1) Shred the daikon, carrots and apple
In a food processor with the shredding attachment, shred the daikon, carrots and apple. Alternatively, you can use a mandoline or cheese grater for shredding. Transfer the vegetables and fruit to a medium bowl and set aside.
2) Gelatinize the rice flour into a slurry
In a small saucepan, add the water, white rice flour and bring the mixture to a boil. Remove from heat and transfer to a food processor.
3) Process the slurry and other spicy ingredients
Fit your food processor with the blade attachment. Add the kochukaru, soy sauce, scallions, garlic, ginger and salt and process until smooth.
4) Pour the spicy slurry over the chopped vegetables
Transfer the mixture to the bowl containing the shredded vegetables from Step 1 and stir to combine.
5) Chop the napa cabbage
Remove the outer leaves from the cabbage and discard them. Cut the cabbage in half lengthwise. Now cut those halves into quarters. Carefully slice the quarters into strips about 1 inch wide, lengthwise. Cut out the core on each slice then cut each strip into 1 inch wide squares. The goal is to cut the cabbage into roughly 1 inch squares. If you prefer your kimchi to have larger strips, slice the cabbage accordingly.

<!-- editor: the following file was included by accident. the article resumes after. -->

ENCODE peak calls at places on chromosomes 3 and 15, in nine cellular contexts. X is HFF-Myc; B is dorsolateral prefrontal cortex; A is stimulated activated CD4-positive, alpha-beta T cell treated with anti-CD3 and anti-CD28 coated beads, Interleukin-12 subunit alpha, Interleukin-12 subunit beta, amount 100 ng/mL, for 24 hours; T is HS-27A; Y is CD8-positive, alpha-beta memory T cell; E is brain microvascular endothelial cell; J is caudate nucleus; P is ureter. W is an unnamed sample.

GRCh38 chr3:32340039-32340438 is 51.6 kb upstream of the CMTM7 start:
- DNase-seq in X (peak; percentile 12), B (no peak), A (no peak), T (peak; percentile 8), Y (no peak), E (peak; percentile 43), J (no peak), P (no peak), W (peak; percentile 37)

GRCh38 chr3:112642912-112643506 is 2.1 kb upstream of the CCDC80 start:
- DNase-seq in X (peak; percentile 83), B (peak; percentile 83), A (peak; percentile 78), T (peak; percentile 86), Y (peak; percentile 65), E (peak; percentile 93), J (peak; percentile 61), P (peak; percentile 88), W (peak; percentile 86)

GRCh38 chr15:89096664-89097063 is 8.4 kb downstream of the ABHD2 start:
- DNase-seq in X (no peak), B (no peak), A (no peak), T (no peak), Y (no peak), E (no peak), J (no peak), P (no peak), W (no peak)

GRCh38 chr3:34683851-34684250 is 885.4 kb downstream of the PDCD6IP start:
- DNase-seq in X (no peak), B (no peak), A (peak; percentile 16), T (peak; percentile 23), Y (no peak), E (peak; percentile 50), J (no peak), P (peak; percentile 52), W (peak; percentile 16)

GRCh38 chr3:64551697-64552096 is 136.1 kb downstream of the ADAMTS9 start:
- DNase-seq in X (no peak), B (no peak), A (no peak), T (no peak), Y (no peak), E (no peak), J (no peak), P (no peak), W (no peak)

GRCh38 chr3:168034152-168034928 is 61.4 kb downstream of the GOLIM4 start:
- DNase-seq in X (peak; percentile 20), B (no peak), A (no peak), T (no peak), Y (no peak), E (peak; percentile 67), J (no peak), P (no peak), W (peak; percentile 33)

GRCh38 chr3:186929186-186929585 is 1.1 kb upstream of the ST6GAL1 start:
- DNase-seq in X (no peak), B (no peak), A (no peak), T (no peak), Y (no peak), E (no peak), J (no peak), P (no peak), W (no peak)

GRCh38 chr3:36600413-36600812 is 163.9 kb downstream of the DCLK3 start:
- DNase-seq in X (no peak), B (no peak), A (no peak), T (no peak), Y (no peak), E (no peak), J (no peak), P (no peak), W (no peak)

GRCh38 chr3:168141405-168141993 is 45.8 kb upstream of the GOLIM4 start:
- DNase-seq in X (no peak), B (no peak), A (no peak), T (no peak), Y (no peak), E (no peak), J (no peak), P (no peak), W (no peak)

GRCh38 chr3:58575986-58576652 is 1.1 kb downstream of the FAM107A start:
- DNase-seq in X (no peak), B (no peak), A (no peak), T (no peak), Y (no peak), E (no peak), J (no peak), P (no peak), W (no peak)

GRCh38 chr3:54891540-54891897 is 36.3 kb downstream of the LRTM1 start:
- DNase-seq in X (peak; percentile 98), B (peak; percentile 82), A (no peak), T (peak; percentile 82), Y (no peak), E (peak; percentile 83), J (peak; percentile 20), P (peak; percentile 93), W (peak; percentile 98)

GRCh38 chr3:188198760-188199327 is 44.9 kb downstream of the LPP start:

6) Mix the vegetables
Place the leaves into a large mixing bowl and add the spiced vegetable mixture. Using both hands, grab handfulls of the kimchi mixture and squeeze as if you’re kneading bread. This breaks down the vegetables and releases liquid so it can more easily be fermented. Work your way around the mixing bowl for about 5 minutes. There should be liquid starting to appear in the bottom of the bowl.
7) Ferment the kimchi to perfection
Transfer the kimchi to a clean crock, weigh it down with the clean weights and seal with a clean suitable airlock or lid. If you don’t have a crock you can use a large clean bowl or bucket, place a weight on top consisting of a clean jar filled with water and cover the top of the bowl or bucket with cheesecloth secured with a rubber band. Ferment at room temperature (about 68F or 20C) for 1 to 5 days, depending on the acidity and tartness desired. Transfer the kimchi to a large covered container in the refrigerator where it will last up to a year. Makes about 10 pounds (4.5 kg) vegan kimchi.